But that doesn’t happen overnight. You need to build up your mineral reserves, you need to explain your project to local landowners and sign impact and benefits agreements, you need to design your mine and have it approved by regulators. All of this takes time. All of this costs money.
That last part was the big hurdle.
Rather than necessitating an environmental assessment like its diamond mine predecessors Ekati and Diavik had, Gahcho Kué was referred by the Mackenzie Valley Environmental Impact Review Board to a full environmental impact review—a more detailed, onerous and lengthy assessment of the project. De Beers challenged the decision in court, but lost in 2007 before halting the regulatory process due to a depressed diamond market. Finally, four years later, De Beers brought the project back to regulators, and it was ultimately approved.
Gahcho Kué—or Gahcho Tué, depending on whom you ask—means alternatively Place of the Jack Rabbit or Big Rabbit Lake in Chipewyan. (It makes sense that you’d find carats near a big rabbit.) To date, the project has a probable reserve of 54 million carats, enough to sustain the mine for more than 12 years. But there’s no shortage of opportunities to extend that lifespan—an indicated resource of 20 million carats could keep it running for five more years. And Mark Cutifani, Anglo American CEO (85 percent owner of De Beers) has hinted at further exploration around the Gahcho Kué mine site.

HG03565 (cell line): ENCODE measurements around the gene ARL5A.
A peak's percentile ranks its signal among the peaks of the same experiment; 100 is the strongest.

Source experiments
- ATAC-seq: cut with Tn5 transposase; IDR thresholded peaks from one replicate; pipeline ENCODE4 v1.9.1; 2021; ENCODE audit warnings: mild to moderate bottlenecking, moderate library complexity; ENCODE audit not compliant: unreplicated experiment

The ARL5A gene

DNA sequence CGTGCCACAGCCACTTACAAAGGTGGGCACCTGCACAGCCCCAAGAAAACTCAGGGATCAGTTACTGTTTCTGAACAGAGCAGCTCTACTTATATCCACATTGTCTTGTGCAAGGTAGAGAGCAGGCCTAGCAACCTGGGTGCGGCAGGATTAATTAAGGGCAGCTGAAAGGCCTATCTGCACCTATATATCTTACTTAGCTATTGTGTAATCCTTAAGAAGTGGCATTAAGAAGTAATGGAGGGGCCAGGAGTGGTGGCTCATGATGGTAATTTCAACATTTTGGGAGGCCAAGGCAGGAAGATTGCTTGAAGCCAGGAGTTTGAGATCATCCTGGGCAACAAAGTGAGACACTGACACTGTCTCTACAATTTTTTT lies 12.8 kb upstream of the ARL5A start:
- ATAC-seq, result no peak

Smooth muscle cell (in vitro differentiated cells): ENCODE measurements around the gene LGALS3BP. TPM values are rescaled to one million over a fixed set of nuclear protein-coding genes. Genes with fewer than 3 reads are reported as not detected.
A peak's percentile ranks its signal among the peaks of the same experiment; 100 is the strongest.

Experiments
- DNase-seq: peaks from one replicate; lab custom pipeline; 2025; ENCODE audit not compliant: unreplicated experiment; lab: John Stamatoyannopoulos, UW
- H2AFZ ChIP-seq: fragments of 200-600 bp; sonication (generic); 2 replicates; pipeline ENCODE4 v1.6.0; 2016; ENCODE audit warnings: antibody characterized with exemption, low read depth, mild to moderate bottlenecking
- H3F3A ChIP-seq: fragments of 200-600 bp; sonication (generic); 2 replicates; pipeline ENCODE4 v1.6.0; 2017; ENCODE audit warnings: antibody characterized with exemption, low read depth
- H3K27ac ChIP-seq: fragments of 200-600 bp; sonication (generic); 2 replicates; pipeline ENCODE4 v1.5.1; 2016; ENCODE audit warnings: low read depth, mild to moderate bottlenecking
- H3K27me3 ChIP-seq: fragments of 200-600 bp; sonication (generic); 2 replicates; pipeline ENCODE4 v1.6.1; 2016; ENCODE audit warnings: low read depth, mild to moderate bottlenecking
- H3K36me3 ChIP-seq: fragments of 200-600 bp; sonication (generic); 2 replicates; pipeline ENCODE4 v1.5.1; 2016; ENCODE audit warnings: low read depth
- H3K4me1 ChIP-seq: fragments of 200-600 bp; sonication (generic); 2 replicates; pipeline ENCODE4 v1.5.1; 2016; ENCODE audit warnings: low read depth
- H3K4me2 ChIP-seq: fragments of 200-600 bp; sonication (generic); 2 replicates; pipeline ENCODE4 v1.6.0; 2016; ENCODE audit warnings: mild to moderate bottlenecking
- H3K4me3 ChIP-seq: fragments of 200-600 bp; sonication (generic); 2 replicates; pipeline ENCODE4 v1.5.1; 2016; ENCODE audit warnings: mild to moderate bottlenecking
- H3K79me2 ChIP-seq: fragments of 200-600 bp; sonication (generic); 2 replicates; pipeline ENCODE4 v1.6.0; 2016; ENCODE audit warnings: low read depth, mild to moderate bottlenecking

In early August, mining started on site, according to De Beers Canada CEO Kim Truter, and they expect to reach full production early in 2017. On a chilly Tuesday in September, Verley shared a room with Dene chiefs and Métis dignitaries, company CEOs, investors worth billions, international media and many of the people instrumental in bringing the property from a tiny tent camp on a frozen lake to a billion-dollar complex, with towering processing facilities, fleets of mammoth trucks and shovels, camp accommodations that will house its more than 500 rotational shift workers. At that grand opening, chefs served up prime rib for lunch.
Verley, now 66, toured the site, and the pit that nearly extends out to that fateful 5034 drillhole, painstakingly logged 21 years earlier. It was surreal.
“Yeah, it’s changed a lot,” he says. “They’ve put up these dykes to block off part of the lake and they’ve drained it, so it does look different. You go, ‘Hmm, where is it?’”